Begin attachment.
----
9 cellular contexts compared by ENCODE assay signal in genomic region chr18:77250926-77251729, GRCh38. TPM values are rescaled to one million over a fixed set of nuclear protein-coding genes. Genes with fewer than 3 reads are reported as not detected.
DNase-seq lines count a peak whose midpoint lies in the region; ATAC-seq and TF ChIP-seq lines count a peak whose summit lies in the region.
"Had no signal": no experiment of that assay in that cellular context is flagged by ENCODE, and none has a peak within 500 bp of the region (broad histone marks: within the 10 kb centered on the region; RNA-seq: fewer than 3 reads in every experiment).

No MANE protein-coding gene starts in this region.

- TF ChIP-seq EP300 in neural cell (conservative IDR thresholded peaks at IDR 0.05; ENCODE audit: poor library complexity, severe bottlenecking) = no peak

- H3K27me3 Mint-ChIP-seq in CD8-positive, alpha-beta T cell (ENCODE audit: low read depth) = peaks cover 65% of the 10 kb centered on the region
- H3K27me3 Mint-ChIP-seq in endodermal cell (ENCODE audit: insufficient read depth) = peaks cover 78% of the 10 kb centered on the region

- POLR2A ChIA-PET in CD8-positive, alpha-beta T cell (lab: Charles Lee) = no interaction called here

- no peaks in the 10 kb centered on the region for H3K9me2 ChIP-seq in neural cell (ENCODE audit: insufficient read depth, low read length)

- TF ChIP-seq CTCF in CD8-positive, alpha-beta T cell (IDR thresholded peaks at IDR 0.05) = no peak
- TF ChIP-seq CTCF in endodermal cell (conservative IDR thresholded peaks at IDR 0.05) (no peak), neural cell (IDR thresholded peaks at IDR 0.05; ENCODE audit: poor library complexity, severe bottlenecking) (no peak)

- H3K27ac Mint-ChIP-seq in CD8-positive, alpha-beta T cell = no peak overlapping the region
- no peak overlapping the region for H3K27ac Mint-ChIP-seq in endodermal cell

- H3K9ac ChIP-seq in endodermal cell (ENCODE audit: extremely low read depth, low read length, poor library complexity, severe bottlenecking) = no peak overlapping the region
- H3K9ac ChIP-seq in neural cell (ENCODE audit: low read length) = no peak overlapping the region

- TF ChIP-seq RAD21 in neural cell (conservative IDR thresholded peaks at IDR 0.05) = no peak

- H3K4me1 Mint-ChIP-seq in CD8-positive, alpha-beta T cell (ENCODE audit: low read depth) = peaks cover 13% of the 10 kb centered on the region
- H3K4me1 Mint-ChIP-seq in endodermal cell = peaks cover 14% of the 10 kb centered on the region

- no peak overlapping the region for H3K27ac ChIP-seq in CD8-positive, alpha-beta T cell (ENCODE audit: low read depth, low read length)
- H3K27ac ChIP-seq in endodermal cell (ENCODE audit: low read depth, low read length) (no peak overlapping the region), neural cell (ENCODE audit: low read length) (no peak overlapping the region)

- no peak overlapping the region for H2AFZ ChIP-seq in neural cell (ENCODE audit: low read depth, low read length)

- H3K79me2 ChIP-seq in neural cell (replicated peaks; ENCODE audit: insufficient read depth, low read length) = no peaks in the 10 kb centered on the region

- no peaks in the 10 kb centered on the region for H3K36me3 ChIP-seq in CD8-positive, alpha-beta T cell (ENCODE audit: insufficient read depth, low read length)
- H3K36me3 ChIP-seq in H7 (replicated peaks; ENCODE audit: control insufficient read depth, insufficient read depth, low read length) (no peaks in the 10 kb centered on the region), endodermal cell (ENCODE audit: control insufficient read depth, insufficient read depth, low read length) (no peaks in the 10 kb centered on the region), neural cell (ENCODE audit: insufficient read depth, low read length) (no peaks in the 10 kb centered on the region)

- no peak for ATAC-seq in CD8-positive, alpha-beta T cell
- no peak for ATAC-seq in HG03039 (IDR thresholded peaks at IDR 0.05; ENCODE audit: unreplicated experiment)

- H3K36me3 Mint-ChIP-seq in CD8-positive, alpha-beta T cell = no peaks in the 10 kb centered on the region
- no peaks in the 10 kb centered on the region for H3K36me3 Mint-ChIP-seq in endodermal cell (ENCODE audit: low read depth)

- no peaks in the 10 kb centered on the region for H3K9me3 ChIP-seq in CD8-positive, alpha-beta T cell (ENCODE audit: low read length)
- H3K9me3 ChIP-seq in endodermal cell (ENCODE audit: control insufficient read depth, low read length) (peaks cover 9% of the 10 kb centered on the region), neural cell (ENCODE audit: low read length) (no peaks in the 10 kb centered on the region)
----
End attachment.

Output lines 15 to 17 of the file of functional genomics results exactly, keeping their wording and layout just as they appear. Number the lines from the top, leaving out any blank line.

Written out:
- H3K9ac ChIP-seq in neural cell (ENCODE audit: low read length) = no peak overlapping the region

- TF ChIP-seq RAD21 in neural cell (conservative IDR thresholded peaks at IDR 0.05) = no peak

- H3K4me1 Mint-ChIP-seq in CD8-positive, alpha-beta T cell (ENCODE audit: low read depth) = peaks cover 13% of the 10 kb centered on the region